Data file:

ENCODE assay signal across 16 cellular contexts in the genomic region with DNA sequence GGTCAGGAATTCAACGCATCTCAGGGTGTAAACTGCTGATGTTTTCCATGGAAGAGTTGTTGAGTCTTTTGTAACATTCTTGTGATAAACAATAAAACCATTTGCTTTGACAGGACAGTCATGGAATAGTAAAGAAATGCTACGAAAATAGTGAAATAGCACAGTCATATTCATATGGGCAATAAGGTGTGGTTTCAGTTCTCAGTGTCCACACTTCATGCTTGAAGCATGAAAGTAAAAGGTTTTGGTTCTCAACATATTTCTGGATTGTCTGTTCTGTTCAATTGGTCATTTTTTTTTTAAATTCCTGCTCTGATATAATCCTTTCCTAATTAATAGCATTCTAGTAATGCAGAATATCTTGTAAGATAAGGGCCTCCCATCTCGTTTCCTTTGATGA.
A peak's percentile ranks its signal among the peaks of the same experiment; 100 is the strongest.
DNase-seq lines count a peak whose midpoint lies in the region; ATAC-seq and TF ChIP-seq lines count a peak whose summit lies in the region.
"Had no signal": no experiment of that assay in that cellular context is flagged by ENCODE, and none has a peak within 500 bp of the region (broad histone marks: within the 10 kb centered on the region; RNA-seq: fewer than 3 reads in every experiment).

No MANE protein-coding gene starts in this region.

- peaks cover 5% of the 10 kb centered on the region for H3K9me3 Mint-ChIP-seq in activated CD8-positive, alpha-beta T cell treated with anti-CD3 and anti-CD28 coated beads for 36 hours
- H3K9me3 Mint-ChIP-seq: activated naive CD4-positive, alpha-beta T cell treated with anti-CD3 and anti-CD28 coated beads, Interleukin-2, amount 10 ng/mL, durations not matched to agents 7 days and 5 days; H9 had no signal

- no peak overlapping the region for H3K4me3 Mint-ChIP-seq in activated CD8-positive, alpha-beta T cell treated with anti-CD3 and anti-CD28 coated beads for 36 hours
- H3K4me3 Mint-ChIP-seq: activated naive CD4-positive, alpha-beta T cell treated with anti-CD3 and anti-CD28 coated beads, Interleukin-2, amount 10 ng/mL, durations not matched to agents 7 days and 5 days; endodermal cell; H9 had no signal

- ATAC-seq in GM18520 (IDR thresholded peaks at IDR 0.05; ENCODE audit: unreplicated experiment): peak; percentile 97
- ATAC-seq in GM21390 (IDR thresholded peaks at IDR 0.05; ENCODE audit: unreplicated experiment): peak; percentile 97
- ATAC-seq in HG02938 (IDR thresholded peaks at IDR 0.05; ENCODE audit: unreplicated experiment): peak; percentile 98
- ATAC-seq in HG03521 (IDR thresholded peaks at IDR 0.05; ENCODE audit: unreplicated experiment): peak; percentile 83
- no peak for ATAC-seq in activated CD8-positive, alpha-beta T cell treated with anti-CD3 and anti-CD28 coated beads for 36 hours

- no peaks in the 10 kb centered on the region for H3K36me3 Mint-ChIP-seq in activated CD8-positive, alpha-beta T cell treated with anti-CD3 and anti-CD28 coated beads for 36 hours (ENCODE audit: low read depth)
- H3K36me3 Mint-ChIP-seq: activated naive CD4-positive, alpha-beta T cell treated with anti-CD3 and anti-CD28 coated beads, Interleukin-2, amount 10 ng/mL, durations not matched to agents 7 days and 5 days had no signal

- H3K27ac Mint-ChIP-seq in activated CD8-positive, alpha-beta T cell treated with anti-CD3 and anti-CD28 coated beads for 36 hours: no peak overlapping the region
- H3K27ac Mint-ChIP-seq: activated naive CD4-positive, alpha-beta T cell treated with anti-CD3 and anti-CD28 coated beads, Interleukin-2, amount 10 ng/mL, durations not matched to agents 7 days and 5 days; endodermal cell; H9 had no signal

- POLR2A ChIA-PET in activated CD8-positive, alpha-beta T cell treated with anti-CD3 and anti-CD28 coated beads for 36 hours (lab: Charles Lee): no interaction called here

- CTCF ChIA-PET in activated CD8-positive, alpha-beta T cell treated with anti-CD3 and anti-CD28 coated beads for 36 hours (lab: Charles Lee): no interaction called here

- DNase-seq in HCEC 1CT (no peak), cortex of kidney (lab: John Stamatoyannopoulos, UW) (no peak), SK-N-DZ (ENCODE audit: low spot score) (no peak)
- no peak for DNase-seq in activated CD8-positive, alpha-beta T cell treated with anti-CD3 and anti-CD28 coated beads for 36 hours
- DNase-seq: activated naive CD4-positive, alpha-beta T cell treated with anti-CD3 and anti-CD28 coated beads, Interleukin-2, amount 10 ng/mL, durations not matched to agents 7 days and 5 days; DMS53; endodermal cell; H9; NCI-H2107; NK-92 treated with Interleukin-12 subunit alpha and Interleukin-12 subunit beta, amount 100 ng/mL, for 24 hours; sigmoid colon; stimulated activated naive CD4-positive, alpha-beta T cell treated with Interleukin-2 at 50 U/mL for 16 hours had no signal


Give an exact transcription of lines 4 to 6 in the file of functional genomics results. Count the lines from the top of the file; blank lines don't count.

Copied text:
"Had no signal": no experiment of that assay in that cellular context is flagged by ENCODE, and none has a peak within 500 bp of the region (broad histone marks: within the 10 kb centered on the region; RNA-seq: fewer than 3 reads in every experiment).

No MANE protein-coding gene starts in this region.

- peaks cover 5% of the 10 kb centered on the region for H3K9me3 Mint-ChIP-seq in activated CD8-positive, alpha-beta T cell treated with anti-CD3 and anti-CD28 coated beads for 36 hours